There are two main avenues of discovery open to medical scientists to find cures or alleviate suffering in people: 1) pharmaceuticals and 2) stem cells. Both of these branches of research use the emerging technological tools of imaging, genetic engineering and nanotechnology to explore new ways to manipulate molecular and cellular processes. In this project, called "Nicola", we boldly propose to do what has yet to be done, that is to make images of individual stem cells within a living animal (i.e., a lab mouse). In order to determine the location of the cells relative to recognizable structures, we will create a "dual-modality" imager that will use MRI images for scientists to see where the single cells are located within the mouse. It should be noted that other methods such as optical (visible light), PET, MRI, etc. have shown signals from multiple (usually thousands) cells but only optical microscopy of thin slices of tissue on a glass sample slide have demonstrated single cell identification. Optical methods involving very thin fibre optics threads can "see" individual cells within a living mouse, but only to a depth of 0.3 millimeters from the end of the fibre. Users of the optical microscopy methods request a new method of see individual cells within a larger volume of the intact animal. Our proposal begins with a prototype that is designed to image one cubic centimeter, which is thousands of times the volume of the optical fibre method above. Furthermore, this is only the beginning - if our method proves to be feasible the volume can expand to ultimately have clinical utility in humans. The final goal of this project then is to visualize single stem cells within a several cubic centimeter volume of a human patient- that is, to view an organ or tissue undergoing stem cell repair. This large-field-of-view microscope would function within an MRI imaging system to provide a backdrop for the physician to know the location of the cells. The current proposal is a feasibility study that pushes the boundaries of technical capability to demonstrate, for the first time, single cell imaging within a living mouse. This is a necessary first step toward the ultimate goal of following the clinical course of action of therapeutic stem cells within human patients in the future.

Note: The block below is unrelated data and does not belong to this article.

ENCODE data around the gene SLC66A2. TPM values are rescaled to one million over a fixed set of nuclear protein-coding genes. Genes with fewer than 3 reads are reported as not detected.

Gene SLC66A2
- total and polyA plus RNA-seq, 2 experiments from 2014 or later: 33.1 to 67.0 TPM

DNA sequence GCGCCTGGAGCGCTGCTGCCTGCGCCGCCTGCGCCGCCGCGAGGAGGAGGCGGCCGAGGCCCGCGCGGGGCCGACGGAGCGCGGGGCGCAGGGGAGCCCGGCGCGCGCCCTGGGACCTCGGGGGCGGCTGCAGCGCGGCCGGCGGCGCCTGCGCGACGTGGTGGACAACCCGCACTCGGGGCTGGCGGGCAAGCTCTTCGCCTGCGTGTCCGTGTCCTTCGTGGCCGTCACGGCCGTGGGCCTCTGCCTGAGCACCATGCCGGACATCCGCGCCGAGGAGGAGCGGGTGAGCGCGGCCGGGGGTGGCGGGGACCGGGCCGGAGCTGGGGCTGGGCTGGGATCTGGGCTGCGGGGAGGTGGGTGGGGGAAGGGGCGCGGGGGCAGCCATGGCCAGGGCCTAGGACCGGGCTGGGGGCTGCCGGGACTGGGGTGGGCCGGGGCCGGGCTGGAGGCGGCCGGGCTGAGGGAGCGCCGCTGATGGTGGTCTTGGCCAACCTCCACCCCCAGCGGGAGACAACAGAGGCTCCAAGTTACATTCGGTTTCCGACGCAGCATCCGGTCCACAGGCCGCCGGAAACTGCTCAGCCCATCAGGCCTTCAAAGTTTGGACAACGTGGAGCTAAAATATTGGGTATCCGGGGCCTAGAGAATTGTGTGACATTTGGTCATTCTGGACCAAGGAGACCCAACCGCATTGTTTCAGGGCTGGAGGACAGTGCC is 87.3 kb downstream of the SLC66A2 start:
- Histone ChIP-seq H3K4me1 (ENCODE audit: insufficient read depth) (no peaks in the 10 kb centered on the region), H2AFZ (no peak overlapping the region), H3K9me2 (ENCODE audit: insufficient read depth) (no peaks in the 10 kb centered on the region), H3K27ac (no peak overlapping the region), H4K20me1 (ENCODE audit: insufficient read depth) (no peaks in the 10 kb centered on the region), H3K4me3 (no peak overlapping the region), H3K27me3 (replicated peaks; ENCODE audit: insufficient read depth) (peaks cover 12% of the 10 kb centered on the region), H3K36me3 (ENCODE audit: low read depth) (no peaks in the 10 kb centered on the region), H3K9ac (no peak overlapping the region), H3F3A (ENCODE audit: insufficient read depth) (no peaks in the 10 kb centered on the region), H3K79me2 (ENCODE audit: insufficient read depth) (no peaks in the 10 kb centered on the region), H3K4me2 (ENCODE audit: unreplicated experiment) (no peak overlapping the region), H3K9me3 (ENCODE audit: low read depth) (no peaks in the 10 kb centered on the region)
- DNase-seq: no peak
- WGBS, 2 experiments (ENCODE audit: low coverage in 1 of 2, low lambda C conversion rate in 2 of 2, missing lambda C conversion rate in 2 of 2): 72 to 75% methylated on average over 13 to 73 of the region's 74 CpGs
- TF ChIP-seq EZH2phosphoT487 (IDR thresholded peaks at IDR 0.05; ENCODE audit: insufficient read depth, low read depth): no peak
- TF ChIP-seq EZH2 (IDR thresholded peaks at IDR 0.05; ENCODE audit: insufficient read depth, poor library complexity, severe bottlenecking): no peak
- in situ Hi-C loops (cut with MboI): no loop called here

Nuclear imaging is one of the last holdouts from the vacuum tube electronics age. Currently more than 95% of all nuclear imagers sold today continue to employ vacuum tube technology. [REDACTED] is the leading manufacturer of solid-state nuclear imagers for medical research applications. [REDACTED] is primarily in the field of photon-counting, using x-rays and gamma-rays to generate images in computed tomography (CT), single photon emission tomography (SPECT), and positron emission tomography (PET). [REDACED] is at the forefront of research and development in all three of these important fields. Although CT has used solid-state electronics for about 20 years now, [REDACTED] is at the forefront in R&D efforts to count and record the energy of each detected x-ray photon; all previous CT scanners have integrated thousands of photons into just one signal. The potential gains in information transfer for photon-counting CT technology are only beginning to be articulated but they are expected to be a quantum leapover conventional CT. With SPECT, [REDACTED] has introduced solid-state CZT for medical imaging research in both small animal imaging as well as clinical breast applications. In PET, [REDACTED] has introduced another solid-state detector based on avalanche photodiodes (APDs). For the current proposal, [REDACTED] has created a super-high resolution, silicon “Megapixel” detector with 50 micron intrinsic resolution. Again, this allows nuclear imaging without the use of vacuum tubes. With no vacuum tubes,the Megapixel detector is MRI-compatible and can be used for the proposed dual-modality application. The high-performance imaging technology and the systems engineering prowess of [REDACTED] are unique to this California company and superior to any that can be found in the world. The stem cell research group at [REDACTED] in regenerative medicine is led by [REDACTED]. This group has extensive experience in all modalities of imaging of stem cells – many types of optical microscopy, nuclear techniques, MR, ultrasound, and x-ray CT. They have studied the shortcomings of each modality and measured them against their needs. They desperately require an in vivo imaging modality that can identify the location of individual stem cells. The expertise in research with stem cells, labeling them, modifying them, studying their differentiation and survival in vivo – all of these reside in the world-class California-based research team at [REDACTED]. [REDACTED] and his staff have worked together with the [REDACTED] o perform preliminary experiments and to identify the need for the proposed technology. We believe this unique combination of instrumentation and stem cell expertise are a valuable natural research that only resides within the State of California.